Posts Tagged ice

DHS To Use Handheld Card Readers To Access Your Banking Information At Borders, Airports

By: Jon Matonis  

Travelers leaving or entering the United States have long had to declare aggregated cash and other monetary instruments exceeding $10,000. Now, under a proposed amendment to the Bank Secrecy Act, FinCEN (Financial Crimes Enforcement Network) will also require travelers to declare the value of prepaid cards that they are carrying, known now as “tangible prepaid access devices.”

Expected to be finalized by the end of this year, the cross-border reporting modifications stem from a broader October 2011 definition of payment methods and form factors that replaced the term “stored value” with the term “prepaid access” in an effort to more accurately describe the process of accessing funds held by a payment provider.



Acknowledging that many questions still remain and that enforcement may not be straightforward,Cynthia Merritt, assistant director of the Retail Payments Risk Forum at the Federal Reserve Bank of Atlanta, had this to say about the handheld readers:

Furthermore, according to the comments, the enforcement challenge is not new, nor is the concept of a device or document that can be used to access value. The current challenges are similar to those presented in the past with other monetary instruments such as checks, money orders, and traveler checks.

Merritt also stated that, “When law enforcement takes possession of a cash or monetary instrument at the border, they are effectively holding the funds, but not so with a prepaid card or other device. Holding the card does not provide access to the underlying funds.”

Other questions to be settled include how to determine mobile phone wallet and key fob balances that can function in a manner similar to card swiping, how to distinguish between re-loadable and non-re-loadable prepaid cards, how to distinguish between bank-issued and non-bank-issued prepaid cards, should closed loop gift cards be included in the cross-border reporting requirements, what to do about cards that clear customs with a minimal balance but are then subsequently reloaded with an amount in violation of the reportable limits, and what to do about a large number of non personalized, unembossed cards.

Also, would a traveler have legal recourse for damages if agents seized a proper debit card in the mistaken belief that it was a reportable prepaid card?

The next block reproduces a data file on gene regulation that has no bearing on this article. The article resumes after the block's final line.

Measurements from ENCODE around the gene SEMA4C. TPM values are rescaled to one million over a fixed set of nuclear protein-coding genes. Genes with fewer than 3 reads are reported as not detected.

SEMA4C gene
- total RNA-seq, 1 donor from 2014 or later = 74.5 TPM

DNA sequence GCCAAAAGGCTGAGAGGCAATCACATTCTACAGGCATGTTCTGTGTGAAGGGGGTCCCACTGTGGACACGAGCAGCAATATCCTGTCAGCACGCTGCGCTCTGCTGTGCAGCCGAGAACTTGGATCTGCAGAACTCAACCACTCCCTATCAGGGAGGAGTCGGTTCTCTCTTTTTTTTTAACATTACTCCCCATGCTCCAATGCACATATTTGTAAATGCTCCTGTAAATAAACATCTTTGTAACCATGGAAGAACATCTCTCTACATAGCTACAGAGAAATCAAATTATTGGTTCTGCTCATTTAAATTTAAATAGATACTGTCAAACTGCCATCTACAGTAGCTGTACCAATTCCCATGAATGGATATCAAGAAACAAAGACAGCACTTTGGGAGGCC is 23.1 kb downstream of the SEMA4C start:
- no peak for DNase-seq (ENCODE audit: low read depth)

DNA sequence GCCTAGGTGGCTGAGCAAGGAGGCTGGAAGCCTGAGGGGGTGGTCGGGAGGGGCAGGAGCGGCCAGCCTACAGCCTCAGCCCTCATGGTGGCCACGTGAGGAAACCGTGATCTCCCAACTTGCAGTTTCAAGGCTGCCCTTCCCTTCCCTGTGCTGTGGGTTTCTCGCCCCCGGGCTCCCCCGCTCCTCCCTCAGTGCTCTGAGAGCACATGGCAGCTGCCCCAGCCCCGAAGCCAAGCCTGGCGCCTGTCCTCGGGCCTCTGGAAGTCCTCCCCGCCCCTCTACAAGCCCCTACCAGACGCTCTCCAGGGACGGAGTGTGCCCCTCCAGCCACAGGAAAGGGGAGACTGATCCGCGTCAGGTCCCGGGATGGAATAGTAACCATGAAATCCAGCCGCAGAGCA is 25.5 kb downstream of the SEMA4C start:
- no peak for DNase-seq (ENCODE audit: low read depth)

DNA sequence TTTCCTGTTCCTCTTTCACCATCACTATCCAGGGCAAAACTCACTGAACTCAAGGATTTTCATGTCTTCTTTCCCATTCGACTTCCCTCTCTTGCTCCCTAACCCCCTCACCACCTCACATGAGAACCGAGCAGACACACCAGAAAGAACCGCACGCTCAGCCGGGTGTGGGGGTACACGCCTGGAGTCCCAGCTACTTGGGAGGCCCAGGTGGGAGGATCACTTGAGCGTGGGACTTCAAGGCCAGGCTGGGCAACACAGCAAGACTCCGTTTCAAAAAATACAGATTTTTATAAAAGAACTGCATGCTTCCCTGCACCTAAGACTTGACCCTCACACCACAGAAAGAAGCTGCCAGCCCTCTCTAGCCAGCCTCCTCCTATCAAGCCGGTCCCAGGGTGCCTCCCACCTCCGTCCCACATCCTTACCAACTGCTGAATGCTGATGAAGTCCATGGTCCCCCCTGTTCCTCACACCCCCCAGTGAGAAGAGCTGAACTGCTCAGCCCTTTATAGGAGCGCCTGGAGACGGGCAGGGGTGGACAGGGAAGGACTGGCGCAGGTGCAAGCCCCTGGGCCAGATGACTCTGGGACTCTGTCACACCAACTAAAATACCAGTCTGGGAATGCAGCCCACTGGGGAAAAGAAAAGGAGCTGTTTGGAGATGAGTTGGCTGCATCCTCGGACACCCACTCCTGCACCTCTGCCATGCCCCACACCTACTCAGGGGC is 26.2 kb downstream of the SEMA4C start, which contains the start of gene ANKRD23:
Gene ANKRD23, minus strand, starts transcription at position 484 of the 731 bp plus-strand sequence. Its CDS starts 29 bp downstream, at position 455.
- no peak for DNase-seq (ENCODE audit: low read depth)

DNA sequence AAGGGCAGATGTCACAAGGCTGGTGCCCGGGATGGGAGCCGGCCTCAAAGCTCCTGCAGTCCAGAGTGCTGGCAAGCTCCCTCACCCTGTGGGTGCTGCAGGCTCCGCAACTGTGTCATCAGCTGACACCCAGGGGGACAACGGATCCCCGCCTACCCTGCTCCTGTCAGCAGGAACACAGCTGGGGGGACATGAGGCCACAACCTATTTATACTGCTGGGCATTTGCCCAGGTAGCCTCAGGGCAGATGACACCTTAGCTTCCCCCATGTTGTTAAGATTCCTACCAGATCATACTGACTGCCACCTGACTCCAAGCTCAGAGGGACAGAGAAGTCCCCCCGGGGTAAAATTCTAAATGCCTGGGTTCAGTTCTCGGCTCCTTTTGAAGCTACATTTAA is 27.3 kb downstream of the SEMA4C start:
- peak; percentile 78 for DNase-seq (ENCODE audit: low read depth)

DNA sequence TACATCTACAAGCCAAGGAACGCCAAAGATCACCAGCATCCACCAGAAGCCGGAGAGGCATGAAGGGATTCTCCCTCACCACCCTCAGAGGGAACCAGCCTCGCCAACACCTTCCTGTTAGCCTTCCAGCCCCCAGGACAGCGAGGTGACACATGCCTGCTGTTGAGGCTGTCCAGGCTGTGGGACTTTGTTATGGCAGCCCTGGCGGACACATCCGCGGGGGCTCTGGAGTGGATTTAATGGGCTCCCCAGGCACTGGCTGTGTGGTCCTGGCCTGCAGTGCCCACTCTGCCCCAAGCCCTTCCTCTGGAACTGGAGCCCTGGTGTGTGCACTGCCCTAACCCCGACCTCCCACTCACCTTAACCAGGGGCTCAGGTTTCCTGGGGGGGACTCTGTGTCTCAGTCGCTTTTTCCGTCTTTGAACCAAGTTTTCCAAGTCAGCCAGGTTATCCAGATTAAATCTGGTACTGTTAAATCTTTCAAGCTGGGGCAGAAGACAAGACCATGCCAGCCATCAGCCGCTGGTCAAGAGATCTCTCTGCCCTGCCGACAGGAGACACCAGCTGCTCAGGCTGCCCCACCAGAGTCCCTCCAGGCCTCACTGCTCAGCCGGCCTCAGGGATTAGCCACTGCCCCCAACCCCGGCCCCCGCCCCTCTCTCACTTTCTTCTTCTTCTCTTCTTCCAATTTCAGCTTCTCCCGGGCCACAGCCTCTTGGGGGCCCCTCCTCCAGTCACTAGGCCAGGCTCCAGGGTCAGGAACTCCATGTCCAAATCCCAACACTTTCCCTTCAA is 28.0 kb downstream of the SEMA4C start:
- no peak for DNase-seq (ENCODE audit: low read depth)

These complications and others imply that FinCEN’s NPRM [Notice of Proposed Rule Making] may yet undergo some revisions in order to bring the regulations in sync with the realities of the prepaid card industry.

In the meantime, travelers with a memorized Bitcoin private key can breathe a sigh of relief, because according to an important April 9th, 2012 letter to FinCEN Director James Freis from Homeland Security Investigations it appears that intangible brainwallets are safe for the moment:

Should the border declaration apply to codes, passwords and other intangibles as well as to any tangible object that is dedicated to accessing prepaid funds?

HSI believes that border declaration should not apply to codes, passwords and other intangibles. Identification and verification of intangibles in the context of border enforcement poses logistical and potential legal issues that are not contemplated by currency and monetary instrument declaration regulations. The structure of the currency and monetary instruments declaration regime, hinges on the existence of a physical object. The language requires something that can be passed from one individual to another in order to be presented to a third party for execution/payment.

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DHS Gives Some Criminals Permanent Protected Status

 By Jessica Vaughan

In one of the most absurd examples of immigration enforcement malpractice yet, this week ICE is planning to take a pass on removing a criminal alien convicted of vehicular manslaughter. On Friday, November 16, exactly two years after Roberto Galo struck and killed motorcyclist Drew Rosenberg while making an illegal left turn in a car he was unlicensed and uninsured to drive, Galo is scheduled to be released from a California jail. Under the law, Galo is removable — but under an Obama administration policy implemented last year, officials were told to reclassify one of his offenses to allow him to stay in the United States.